10. Well before the pandemic, our technology providers like NCS were already playing an important role in supporting the digital transformation efforts of businesses here. COVID-19 accelerated this process and compressed timelines for everyone. Although the learning curve was steep, integrating digital technologies into work processes have now become second nature for many firms. The most heartening are stories from businesses that surmounted seemingly impossible challenges. And by now, some have become “digital evangelists” to other firms, after experiencing the benefits of tech-enabled solutions to improve their customer experience and employee satisfaction. 

11. And today, if you talk to the leaders of our business community, most of them have decided that there’s no turning back. Many are now adopting agile and scalable technologies like Cloud computing and everything-as-a-service (XaaS) models. And it’s not just in Singapore. Similar trends have been observed elsewhere. In the Asia-Pacific alone, spending on the public cloud alone has been growing in the high double-digit range2, and annual total ICT spending is expected to exceed US$1 trillion by 20243  – that’s just three years away. That includes hardware, software, online, telecommunication and IT services. Think about it: US$1 trillion in spending annually - that says lots of opportunities.

By reinventing themselves, technology providers like NCS are better equipped to seize new opportunities in the enterprise IT landscape, and support the digitalisation of local enterprises.

12. To fully capture these opportunities, our technology providers will also need to reinvent themselves. NCS’s plan is therefore welcome.

13. To better serve changing market needs, NCS formed a new service organisation, NCS NEXT, to create next-generation solutions in the Digital, Cloud, and Platform Space. I’m told that the division was started from scratch in late 2019, just before COVID hit. Despite the disruption of COVID, NCS Next has already grown your bench to 1,000 employees.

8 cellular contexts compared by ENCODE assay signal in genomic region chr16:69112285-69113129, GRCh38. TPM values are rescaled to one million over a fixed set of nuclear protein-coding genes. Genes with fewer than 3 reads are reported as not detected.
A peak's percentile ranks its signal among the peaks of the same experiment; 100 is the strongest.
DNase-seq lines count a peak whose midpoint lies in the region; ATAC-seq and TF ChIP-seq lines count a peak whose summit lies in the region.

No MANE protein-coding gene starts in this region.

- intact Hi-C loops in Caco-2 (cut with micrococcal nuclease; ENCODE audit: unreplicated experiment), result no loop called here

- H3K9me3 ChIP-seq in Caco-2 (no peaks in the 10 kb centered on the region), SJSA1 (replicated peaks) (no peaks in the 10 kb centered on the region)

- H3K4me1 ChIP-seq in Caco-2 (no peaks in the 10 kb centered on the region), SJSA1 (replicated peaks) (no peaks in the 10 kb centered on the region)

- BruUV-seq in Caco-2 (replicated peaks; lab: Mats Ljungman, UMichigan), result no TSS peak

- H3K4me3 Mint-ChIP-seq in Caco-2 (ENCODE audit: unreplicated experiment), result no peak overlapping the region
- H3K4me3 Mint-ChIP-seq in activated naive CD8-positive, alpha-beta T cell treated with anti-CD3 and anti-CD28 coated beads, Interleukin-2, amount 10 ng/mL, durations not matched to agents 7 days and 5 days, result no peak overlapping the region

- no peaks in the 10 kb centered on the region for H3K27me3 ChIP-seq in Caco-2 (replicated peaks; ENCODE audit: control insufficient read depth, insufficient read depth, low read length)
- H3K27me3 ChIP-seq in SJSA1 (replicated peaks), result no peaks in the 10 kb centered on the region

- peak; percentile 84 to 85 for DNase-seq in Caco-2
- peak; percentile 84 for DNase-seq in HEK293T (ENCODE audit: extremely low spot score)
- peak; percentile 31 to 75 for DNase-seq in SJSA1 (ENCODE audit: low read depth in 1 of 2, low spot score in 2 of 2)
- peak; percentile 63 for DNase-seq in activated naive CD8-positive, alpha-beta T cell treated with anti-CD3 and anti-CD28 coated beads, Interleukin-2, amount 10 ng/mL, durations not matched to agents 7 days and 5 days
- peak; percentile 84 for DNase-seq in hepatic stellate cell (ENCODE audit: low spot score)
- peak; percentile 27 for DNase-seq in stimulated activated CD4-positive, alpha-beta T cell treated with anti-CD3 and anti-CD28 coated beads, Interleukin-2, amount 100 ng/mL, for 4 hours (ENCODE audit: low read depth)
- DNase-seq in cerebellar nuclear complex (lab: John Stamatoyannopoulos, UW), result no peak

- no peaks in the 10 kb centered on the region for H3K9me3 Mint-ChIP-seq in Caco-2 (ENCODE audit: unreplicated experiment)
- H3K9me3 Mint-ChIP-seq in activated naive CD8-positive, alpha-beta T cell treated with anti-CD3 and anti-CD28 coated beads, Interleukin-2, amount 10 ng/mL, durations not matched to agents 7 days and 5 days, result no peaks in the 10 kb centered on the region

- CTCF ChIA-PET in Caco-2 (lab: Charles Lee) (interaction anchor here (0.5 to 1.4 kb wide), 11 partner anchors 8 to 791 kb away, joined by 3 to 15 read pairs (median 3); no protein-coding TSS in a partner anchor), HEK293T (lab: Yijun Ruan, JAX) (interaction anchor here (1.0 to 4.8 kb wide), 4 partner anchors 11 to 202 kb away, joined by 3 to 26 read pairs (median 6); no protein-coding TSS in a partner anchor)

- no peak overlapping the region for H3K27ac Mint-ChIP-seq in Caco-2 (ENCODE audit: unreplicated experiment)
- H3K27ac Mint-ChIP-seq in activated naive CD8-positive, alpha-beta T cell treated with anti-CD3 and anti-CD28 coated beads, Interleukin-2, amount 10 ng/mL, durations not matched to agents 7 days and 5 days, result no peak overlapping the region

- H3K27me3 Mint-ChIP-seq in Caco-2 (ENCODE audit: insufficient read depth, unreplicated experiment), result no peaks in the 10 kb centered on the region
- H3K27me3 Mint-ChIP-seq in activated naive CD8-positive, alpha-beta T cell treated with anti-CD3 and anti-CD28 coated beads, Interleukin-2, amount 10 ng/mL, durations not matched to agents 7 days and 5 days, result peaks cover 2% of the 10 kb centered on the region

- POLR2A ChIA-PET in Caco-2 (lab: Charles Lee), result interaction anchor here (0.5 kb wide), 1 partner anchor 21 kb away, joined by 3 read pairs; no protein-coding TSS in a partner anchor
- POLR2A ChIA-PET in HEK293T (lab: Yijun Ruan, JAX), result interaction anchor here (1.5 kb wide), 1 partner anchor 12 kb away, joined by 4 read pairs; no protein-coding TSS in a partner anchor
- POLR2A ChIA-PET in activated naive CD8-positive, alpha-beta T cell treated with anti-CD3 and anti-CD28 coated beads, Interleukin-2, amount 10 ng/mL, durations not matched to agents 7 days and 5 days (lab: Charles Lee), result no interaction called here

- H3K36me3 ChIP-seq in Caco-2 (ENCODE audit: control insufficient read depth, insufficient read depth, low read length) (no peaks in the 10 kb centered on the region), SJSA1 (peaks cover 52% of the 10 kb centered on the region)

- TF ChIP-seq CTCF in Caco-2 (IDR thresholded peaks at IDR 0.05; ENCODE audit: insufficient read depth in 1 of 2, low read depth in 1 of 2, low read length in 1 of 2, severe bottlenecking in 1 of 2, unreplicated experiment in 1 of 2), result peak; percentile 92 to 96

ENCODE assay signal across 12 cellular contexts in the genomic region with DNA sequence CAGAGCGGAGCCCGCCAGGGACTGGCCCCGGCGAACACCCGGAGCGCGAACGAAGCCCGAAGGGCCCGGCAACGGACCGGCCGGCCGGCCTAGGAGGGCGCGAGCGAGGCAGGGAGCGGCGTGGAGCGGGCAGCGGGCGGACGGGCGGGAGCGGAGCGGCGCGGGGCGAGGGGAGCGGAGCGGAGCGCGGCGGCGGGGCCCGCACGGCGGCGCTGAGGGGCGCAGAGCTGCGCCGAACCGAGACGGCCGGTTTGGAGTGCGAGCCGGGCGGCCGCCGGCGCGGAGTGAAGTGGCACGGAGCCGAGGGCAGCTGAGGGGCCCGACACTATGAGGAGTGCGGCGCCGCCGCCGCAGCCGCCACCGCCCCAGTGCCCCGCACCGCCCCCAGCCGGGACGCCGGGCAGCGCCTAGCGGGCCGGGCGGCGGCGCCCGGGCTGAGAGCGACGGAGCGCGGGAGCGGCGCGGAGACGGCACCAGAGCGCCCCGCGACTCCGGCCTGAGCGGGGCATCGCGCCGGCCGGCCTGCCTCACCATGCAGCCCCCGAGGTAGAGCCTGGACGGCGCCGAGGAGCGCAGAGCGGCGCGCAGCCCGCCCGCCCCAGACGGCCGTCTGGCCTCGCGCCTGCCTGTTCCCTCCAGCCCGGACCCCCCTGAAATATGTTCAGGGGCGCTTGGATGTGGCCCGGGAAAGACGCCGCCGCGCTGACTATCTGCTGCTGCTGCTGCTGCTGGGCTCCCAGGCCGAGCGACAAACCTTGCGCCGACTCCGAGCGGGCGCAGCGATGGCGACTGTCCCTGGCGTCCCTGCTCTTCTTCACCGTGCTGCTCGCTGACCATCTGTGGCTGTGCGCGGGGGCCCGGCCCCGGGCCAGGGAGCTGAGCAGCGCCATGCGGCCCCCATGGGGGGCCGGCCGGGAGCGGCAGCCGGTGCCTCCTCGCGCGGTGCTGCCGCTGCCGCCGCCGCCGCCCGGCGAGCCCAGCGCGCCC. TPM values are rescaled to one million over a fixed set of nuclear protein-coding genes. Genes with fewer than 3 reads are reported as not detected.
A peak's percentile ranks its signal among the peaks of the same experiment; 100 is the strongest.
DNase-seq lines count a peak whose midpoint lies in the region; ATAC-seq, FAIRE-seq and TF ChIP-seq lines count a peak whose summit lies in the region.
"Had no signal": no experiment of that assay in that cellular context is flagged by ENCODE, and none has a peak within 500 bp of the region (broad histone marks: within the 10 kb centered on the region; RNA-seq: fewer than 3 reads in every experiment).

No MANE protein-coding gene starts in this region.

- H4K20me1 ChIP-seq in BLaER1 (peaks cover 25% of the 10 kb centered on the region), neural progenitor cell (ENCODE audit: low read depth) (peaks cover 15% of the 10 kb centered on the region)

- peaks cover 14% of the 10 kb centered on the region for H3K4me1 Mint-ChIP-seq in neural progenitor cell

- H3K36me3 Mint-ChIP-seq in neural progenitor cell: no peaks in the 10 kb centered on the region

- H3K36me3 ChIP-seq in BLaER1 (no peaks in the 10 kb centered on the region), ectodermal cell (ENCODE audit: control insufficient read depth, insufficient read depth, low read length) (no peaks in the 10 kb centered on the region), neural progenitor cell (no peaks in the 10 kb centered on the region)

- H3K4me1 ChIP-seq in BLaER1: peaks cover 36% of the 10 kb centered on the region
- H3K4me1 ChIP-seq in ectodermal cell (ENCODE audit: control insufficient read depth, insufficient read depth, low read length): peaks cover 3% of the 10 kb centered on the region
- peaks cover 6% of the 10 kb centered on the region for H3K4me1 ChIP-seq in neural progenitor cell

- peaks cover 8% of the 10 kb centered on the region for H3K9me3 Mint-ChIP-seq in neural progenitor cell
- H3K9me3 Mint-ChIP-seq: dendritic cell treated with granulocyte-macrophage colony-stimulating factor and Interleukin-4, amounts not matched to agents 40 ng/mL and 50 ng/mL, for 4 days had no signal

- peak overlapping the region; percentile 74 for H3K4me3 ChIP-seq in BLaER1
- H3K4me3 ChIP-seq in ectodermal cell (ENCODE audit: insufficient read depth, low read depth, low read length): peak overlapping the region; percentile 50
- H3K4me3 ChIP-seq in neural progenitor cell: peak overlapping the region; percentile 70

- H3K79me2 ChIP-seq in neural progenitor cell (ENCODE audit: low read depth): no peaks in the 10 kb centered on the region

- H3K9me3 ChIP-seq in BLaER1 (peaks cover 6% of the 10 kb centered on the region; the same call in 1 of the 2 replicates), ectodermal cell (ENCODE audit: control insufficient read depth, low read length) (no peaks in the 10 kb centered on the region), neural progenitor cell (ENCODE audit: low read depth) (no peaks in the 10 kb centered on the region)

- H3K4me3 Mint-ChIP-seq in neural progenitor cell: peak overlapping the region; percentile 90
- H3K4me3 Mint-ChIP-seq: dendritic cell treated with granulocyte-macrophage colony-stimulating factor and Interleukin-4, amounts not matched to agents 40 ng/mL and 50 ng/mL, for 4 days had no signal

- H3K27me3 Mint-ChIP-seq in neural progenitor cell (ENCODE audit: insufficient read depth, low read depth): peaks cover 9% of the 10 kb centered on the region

14. For Singapore-based companies, an often useful part of business transformation is forging new international partnerships. By tapping on global connections to exchange ideas, enterprises will also gain diverse insights to strengthen their services offerings. A good example is the NCS NEXT Innovation Triangle Ecosystem, consisting of Innovation Centres in Singapore, Shenzhen, and Melbourne, to tap on in-market partners and resources. Through this, NCS gets to work closely with overseas governments on the ideation and implementation of Smart City solutions.

The Government will do our part to build a vibrant and inclusive digital economy.

15. On our part, the Government will continue to partner the industry to build a vibrant and inclusive globally-oriented digital economy. Let me share with you some of our key priorities. First, we will broaden and deepen digital capabilities in our enterprises to help them unlock new economic value. This includes grooming a new wave of high-performing companies with ambitions to become globally competitive digital leaders, through initiatives such as the Digital Leaders Programme. Second, we will redouble efforts to help more Singaporeans be active participants in our digital workforce. Third, we will continue to strengthen our digital infrastructure to ensure that they remain secure and trusted.

16. An important overlay to these efforts will be enhanced connectivity of Singapore’s businesses with overseas players. We will do this through international partnerships.

17. For example, Singapore is working with key partners through the Digital Economy Agreements to expand a network of interoperable digital standards and systems. Such agreements will support local businesses in accessing overseas markets, and strengthen our firms’ technology capabilities through international collaborations.

18. These partnerships should extend beyond governments, to include industry, research, think-tanks, and the whole of society.  This is exactly what we aim to achieve through the ATxSG series of events to be held here next week, where IMDA will also announce its latest initiatives.  


19. In conclusion, the digital future of Singapore holds much promise for our businesses and our people.  Building on the resilience and growth of our ICM sector, IMDA, as well as many government agencies that are involved in this endeavour – GovTech, EDB, and other agencies with digitalisation programmes –  will work with enterprises like NCS to strengthen our digital capabilities and nurture our digital workforce. We will grow our international partnerships and presence, always striving to keep Singapore extraordinary.

20. I wish NCS every success. Thank you.

1  Digital roles make up 49% of 32,814 total jobs expected to be created from EDB’s committed investments in 2019, and 24% of 19,352 total jobs in 2020. (pp 23-26)
2  IDC (Mar 2021). Public Cloud Services Spending in Asia/Pacific to Reach US$ 48.4 Billion by 2021.
 IDC (Apr 2021). Asia/Pacific 2021 ICT Spending to Grow by 4.9%.